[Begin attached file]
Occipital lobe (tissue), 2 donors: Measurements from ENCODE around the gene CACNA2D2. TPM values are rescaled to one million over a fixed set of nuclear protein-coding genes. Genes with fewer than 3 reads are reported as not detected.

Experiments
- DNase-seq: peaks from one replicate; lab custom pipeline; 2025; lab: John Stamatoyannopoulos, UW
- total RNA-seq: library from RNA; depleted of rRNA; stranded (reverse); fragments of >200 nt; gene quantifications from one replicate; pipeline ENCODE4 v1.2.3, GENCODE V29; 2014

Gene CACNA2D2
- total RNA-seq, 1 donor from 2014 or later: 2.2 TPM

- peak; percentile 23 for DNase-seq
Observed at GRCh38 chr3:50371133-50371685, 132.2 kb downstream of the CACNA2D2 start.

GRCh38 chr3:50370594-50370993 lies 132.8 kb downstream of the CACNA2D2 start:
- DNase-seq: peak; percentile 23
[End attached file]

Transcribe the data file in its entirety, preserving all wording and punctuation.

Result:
Occipital lobe (tissue), 2 donors: Measurements from ENCODE around the gene CACNA2D2. TPM values are rescaled to one million over a fixed set of nuclear protein-coding genes. Genes with fewer than 3 reads are reported as not detected.

Experiments
- DNase-seq: peaks from one replicate; lab custom pipeline; 2025; lab: John Stamatoyannopoulos, UW
- total RNA-seq: library from RNA; depleted of rRNA; stranded (reverse); fragments of >200 nt; gene quantifications from one replicate; pipeline ENCODE4 v1.2.3, GENCODE V29; 2014

Gene CACNA2D2
- total RNA-seq, 1 donor from 2014 or later: 2.2 TPM

- peak; percentile 23 for DNase-seq
Observed at GRCh38 chr3:50371133-50371685, 132.2 kb downstream of the CACNA2D2 start.

GRCh38 chr3:50370594-50370993 lies 132.8 kb downstream of the CACNA2D2 start:
- DNase-seq: peak; percentile 23